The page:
(2021) This cuvée named after the Col de la Croix de Fer, the Hors Categories stage of the Tour de France, where riders climbed to 2067 feet to the summit. That was in 2012, when this wine was laid downm to be disgorged in May 2017. It blends 45% Pinot Meunier with 40% Pinot Noir and 15% Chardonnay, with 85% of the blend being 2010 vintage (fermented and aged for a year in barrel), along with 15% from 2011. Only 3,600 bottles were produced, and once again a lower tirage means it has lower pressure than most Champagnes. Dosage is 5g/l. Somewhere between butercup yellow and gold, the nose shows lots of vanilla, dominating a light earthiness and bruised apple fruit. In the mouth it is gently effervescent, and the maturity of this bottle, #3,151, gives more of the lightly oxidative but honeyed style, before freshening citrus and apple acidity, plus a lick of saltiness, balances the finish.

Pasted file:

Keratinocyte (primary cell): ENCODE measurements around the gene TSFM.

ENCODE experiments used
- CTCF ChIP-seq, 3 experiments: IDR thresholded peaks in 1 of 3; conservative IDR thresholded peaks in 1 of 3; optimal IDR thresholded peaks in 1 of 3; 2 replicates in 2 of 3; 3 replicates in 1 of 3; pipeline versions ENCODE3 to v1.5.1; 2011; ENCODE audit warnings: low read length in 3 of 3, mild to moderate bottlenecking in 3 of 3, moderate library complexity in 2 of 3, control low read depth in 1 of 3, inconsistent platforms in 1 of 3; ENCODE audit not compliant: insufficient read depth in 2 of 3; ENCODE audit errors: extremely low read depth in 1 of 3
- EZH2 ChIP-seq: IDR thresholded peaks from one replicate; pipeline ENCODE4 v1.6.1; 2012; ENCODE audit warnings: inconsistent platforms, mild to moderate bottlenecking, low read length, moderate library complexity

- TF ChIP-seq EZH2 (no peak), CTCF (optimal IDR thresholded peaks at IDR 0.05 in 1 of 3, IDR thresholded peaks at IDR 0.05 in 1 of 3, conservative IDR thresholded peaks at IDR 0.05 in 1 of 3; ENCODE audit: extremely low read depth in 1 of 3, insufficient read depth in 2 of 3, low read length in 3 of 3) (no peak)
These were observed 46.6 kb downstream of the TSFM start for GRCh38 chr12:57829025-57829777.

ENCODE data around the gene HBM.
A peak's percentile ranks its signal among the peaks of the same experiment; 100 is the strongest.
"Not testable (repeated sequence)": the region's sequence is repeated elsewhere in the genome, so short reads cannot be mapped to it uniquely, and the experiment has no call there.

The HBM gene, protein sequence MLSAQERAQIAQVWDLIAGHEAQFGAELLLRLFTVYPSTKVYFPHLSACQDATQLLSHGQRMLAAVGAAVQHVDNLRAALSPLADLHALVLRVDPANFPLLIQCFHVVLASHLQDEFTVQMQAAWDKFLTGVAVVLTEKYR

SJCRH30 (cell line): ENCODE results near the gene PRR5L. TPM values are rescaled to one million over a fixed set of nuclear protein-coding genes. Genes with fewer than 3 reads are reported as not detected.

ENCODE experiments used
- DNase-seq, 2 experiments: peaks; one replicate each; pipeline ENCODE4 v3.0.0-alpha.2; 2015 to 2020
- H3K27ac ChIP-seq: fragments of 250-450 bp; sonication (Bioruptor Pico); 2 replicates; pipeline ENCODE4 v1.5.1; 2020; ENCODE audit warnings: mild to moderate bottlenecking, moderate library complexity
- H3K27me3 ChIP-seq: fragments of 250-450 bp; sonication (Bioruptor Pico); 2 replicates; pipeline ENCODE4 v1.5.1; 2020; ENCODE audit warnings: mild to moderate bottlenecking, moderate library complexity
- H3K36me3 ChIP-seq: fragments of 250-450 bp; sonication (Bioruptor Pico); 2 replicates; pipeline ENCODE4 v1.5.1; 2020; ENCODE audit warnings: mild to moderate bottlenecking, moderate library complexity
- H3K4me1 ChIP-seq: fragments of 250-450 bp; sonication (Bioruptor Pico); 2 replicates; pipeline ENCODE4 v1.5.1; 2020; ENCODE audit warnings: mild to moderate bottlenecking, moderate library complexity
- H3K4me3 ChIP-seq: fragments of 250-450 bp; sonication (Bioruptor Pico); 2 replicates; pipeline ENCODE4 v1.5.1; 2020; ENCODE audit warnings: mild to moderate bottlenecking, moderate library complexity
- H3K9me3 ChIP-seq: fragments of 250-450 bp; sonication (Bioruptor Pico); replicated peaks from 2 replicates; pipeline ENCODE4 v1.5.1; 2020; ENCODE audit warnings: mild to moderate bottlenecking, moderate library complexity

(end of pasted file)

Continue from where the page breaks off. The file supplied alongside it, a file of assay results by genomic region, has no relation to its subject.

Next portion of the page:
(2020) Black Reserve is a special cuvée of the three main Champagne grapes (50% Pinot Noir), mostly from Premier and Grand Cru sites. Aged for five years on the lees and bottled with 7g/l dosage, the base vintage is 2014 but there is 45% of reserve wines in the blend. This bottle was disgorged July 2019. It's a beautifully pitched wine, lots of biscuit and brioche, but a refined floral edge and crunch of cool fruit. Walnut and an orange notes too. In the mouth the mousse is rolling and rich, with real intensity of ripe flavour, deeply apricotty and peachy, a little smoky, but terrific citrus acidity etches the finish. Selfridges is the only UK stockist of this at £55, but I note France-based vinatis.co.uk sells for £38.35, with delivery of one to six bottles, in two to four days, for £6.00.